The Tasmanian wedge-tailed eagle

Wedge-tailed eagle chick, 2-3 weeks old (Photo: Leigh Walters)

The Tasmanian Midlands is recognised as one of 15 areas in Australia as a “biodiversity hotspot”.  These are areas of national significance, with high concentrations of threatened species and vegetation types.

On a recent visit to a private grazing property on the banks of the Macquarie River, north-east of Campbell Town, Matt Taylor, TLC Conservation Scientist and  ecologist Matt Appleby of Bush Heritage Australia were lucky enough to catch a soaring wedge-tailed eagle on video.

The Tasmanian wedge-tailed eagle is perhaps the Midlands’ most recognisable threatened animal species. This huge and majestic bird is often seen circling above woodlands and grasslands in search of prey.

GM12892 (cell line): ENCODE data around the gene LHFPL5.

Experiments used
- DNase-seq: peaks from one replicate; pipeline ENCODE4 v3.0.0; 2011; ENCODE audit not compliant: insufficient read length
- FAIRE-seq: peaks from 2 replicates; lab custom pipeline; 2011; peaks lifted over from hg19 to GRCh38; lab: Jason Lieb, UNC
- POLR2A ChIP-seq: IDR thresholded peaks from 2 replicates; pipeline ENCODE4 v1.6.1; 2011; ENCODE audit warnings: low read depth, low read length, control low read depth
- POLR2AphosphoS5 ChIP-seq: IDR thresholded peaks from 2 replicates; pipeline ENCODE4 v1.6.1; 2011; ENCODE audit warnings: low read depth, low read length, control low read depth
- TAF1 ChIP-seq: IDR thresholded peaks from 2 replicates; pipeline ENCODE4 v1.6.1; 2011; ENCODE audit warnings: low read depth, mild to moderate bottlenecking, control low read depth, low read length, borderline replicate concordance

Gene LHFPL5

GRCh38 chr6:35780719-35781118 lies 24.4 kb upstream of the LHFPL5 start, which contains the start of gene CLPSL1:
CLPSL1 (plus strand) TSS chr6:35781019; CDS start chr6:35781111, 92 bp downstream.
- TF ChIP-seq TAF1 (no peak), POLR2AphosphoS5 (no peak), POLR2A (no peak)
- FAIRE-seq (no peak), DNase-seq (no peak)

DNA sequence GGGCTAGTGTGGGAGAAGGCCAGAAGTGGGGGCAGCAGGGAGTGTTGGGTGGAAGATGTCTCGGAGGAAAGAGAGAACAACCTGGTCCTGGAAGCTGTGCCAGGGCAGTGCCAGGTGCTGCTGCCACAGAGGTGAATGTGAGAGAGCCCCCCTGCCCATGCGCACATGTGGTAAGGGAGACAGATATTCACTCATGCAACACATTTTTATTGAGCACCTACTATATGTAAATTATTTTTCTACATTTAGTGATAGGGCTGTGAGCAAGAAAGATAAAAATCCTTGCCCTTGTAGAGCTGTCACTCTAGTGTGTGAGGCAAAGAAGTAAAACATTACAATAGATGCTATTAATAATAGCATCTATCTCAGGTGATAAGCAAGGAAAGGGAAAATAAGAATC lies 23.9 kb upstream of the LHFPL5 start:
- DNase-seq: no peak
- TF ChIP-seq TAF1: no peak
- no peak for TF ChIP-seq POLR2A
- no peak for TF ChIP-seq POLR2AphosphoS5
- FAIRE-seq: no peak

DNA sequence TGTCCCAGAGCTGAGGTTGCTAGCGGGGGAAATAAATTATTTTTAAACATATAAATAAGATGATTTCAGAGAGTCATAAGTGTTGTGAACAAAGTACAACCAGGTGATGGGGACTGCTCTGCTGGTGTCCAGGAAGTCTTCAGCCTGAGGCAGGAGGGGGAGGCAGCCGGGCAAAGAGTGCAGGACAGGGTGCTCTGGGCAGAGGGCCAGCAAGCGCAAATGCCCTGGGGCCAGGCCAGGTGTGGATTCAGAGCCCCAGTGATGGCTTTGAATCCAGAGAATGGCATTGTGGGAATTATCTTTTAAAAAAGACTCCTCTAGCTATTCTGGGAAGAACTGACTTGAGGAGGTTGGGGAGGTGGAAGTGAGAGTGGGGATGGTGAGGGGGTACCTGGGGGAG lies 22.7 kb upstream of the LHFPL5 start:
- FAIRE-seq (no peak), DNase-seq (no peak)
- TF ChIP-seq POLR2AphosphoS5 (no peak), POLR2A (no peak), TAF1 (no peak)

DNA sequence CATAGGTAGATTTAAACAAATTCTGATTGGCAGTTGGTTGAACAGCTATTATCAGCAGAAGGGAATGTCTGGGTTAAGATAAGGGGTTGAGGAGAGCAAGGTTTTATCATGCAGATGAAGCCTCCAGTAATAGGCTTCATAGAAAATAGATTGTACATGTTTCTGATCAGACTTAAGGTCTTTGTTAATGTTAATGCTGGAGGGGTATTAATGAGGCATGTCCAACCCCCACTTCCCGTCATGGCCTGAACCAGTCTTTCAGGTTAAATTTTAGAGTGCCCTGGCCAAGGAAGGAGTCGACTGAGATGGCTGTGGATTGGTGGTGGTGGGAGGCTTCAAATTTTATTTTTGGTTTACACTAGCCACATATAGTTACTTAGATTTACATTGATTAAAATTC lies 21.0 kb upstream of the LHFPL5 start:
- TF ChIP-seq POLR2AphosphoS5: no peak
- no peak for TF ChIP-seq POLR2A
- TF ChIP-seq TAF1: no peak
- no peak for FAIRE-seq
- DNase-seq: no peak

This short video was taken when the Matt’s were completing an ecological assessment.  The eagle was riding an updraft that was formed as a strong north-westerly wind swept over a low hill.

If you would like to view the video click here.

To read more about our work please visit our website.

Interesting Facts:  The Tasmanian wedge-tailed eagle is brownish-black to almost black when mature. The feathers are wedged with a lighter brown. The legs are feathered and the bird has a long, wedge-shaped tail. It is a massive bird, standing over a metre tall, weighing up to 5 kg, and with a wing span of up to 2.2 m.

Tasmanian wedge-tailed eagles have been isolated for 10, 000 years from their mainland counterparts and have become a separate subspecies. With only about 130 pairs successfully breeding each year in Tasmania, the wedge-tailed eagle is listed as endangered.(1) (1) Parks and Wildlife, Tasmania

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